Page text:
Friday, August 05, 2011

Contagious Disease...WARNING!

Matt. 10: 16 Behold, I send you forth as sheep in the midst of wolves: be ye therefore wise as serpents, and harmless as doves.
I have read where writers have this disease that they give to other writers. It’s called the writing bug. They go around encouraging them to write, helps them along in their WIP (that’s Work In Progress for those not in the know) and sees  their friends through the tough times.

I have many writing friends in various communities. I’ve had friends die, move on in their own lives, and some who’ve walked forward without ever looking back to see where it was that they came from. I’ve also watched successful writers hang onto those who've helped them get to where it was they were going.

We’re a strong breed, us writers. When we’re slapped in the face with diversity, we rise to the challenge and slap it back with words. When we’re clobbered by more people taking out money (just because legally they can), and no one putting anything IN to your bank, when people run away from you instead of run TO you, because they are afraid that this freaky evil gnome that has you by the hair, might see them and try taking them down, also.

What they don’t realize is that the gnome has spread across the gardens of the world because people have relished their adorable idealistic seeds for centuries.  Cute little harmless evil gnomes? When have you ever known evil to be cute and harmless??? NEVER!

I’m researching Writers Who’ve Committed Suicide and I’m finding that in some instances the evil gnome has won the fight. I was taken to a Wikipedia page and it listed over 275 writers, whether literary, poets, columnists, or historians, that have committed suicide, because the sword was mightier than the pen.

Just what is it that drives a writer to do the deed? I can bet it is loneliness. They’ve cornered themselves into isolation. All their ‘so-called’ friends abandoned them at their time of pivotal need, and they lay there and slowly sliced their veins, throats; cut out their hearts with a single blade; jumped from a cliff, bridge or overpass, all just to be rid of the nothingness that they felt.

Writer’s don’t carry diseases around and disperse of them. They have a pen in their hand and way too much love in their heart. As I sit here and tears stream down my face causing the puddles to form into a pond of hurt, I find solace in my writing, my isolation, my pain, because with of this clobbering me in the face and no one to hear the sobs, I find pieces of myself strewn all about, and it is up to me to put all the pieces back together, alone.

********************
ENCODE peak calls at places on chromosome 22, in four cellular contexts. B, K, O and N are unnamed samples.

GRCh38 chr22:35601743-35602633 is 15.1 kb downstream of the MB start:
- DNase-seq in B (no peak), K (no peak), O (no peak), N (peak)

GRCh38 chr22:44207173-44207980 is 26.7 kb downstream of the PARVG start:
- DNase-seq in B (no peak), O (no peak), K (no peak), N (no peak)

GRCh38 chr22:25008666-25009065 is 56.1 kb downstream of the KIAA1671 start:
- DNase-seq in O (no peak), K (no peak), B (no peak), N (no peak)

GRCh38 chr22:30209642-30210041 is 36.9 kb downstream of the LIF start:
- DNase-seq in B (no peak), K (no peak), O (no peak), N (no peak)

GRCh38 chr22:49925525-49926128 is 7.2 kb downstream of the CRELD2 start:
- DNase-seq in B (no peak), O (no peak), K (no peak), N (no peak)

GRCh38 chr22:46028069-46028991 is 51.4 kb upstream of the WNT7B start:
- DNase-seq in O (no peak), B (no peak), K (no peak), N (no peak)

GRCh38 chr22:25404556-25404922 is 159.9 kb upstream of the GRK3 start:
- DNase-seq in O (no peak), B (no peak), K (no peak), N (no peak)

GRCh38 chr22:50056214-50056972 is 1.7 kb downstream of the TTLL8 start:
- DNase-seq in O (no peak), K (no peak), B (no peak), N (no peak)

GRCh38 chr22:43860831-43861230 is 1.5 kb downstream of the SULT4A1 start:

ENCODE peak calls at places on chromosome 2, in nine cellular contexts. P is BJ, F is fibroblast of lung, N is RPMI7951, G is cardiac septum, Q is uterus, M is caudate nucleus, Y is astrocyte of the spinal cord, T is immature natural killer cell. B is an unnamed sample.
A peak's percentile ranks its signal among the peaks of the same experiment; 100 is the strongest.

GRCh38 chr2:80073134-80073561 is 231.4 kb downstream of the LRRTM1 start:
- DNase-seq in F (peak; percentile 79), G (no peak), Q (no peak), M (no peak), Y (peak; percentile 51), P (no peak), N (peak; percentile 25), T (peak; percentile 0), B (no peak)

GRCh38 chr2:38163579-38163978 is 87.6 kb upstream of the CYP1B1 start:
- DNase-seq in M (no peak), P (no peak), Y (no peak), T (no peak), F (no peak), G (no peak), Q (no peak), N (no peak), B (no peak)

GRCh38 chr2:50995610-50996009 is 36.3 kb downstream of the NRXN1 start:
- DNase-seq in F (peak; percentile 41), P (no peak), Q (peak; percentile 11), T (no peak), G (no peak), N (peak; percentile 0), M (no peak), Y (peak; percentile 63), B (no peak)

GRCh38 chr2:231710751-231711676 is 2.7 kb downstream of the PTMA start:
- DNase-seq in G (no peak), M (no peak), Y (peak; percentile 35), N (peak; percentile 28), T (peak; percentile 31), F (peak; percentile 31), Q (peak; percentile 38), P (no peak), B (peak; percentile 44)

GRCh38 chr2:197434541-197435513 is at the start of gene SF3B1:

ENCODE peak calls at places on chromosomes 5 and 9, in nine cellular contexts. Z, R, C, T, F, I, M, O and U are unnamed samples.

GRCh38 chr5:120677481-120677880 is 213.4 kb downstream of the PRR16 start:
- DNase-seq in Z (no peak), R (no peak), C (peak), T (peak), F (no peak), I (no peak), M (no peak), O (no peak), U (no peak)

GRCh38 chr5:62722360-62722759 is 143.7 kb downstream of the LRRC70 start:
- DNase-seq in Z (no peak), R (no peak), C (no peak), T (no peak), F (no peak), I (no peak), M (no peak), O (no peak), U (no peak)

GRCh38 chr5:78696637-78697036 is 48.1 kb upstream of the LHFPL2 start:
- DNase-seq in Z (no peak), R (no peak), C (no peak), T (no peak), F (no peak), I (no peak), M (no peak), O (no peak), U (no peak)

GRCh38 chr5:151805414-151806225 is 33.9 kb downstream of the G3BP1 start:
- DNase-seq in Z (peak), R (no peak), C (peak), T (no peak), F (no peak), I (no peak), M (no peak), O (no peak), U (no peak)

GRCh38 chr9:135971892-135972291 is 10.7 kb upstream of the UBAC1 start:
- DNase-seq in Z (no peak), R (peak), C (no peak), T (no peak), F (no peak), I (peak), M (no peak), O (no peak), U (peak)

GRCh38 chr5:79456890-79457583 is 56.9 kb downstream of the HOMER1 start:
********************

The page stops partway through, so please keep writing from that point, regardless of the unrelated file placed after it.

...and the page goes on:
I watch as the hypocrites use the Lord for their own gain. I watch as they lurk around corners with smiles and pleasantries trying to attack that one little lonely isolated unsuspecting lamb who chose this fork in the road instead of the other. I watch as they become something deviant and I watch as I go, down the right path, into the Lords arms. 

I'm NEVER alone as long as I have Him!

Luke 10: 3 Go your ways: behold, I send you forth as lambs among wolves.


benning said...

What would compel you to research "Writers Who’ve Committed Suicide"? What a sad, depressing thing to do. :(

Writers do tend to isolate themselves, as writing is not much of a social activity. The fact that so many writers reveal much of themselves in their writing is something I don't think many readers recognize. The characters, the dialogue, the emotions displayed, all of it can be closely linked to the writers themselves.

Can we, as readers, see a writer calling out for help? Can we appreciate the depth of emotions the writer is plumbing?

Writing IS a disease, but it's rarely fatal. For me, and I think for many, it is an act of therapy and confession.

It certainly is for me.

*Hugs!* :D

joni said...

It is a venue of healing for me and a matter of getting out the crud and letting real light shine in me. :)